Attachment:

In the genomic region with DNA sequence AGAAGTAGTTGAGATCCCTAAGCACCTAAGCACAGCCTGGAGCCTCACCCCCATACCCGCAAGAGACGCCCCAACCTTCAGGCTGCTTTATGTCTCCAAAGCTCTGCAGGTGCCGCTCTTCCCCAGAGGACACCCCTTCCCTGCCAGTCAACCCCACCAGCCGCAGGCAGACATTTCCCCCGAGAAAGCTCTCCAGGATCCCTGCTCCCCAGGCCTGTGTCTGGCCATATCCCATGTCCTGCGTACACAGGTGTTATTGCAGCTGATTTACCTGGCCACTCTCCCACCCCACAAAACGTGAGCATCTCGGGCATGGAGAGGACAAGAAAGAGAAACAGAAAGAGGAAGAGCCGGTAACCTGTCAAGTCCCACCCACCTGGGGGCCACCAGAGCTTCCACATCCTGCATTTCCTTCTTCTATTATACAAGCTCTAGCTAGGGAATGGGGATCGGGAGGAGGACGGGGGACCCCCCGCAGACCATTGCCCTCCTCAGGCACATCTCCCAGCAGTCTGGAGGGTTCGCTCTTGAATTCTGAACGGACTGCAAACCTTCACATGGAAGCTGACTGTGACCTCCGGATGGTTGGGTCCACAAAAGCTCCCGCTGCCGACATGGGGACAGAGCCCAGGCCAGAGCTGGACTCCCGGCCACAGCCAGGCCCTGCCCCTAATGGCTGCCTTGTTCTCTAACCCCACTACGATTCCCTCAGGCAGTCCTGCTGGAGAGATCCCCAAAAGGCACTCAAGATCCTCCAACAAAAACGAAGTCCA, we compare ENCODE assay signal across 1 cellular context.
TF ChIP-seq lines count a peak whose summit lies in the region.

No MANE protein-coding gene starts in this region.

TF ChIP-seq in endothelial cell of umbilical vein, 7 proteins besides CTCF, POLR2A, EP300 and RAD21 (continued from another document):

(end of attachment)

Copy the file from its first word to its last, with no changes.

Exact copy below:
In the genomic region with DNA sequence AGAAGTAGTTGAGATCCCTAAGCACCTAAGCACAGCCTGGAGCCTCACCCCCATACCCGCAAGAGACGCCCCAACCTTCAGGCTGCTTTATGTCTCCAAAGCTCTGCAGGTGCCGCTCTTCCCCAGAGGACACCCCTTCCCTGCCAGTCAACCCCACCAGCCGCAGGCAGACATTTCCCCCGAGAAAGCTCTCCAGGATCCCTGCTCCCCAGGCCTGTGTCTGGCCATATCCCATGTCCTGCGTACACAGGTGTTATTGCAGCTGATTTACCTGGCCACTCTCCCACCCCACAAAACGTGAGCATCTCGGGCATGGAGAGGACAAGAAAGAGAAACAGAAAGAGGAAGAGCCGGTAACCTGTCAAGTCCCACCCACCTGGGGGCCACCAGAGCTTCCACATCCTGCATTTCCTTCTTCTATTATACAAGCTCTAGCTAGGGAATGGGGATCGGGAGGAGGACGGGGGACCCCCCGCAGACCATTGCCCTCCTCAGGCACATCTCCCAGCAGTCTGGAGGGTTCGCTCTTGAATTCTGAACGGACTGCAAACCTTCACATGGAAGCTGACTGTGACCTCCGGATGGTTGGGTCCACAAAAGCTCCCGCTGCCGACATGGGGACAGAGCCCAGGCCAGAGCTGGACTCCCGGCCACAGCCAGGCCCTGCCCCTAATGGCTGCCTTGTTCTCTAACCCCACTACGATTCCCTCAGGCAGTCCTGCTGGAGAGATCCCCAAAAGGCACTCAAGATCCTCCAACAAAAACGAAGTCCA, we compare ENCODE assay signal across 1 cellular context.
TF ChIP-seq lines count a peak whose summit lies in the region.

No MANE protein-coding gene starts in this region.

TF ChIP-seq in endothelial cell of umbilical vein, 7 proteins besides CTCF, POLR2A, EP300 and RAD21 (continued from another document):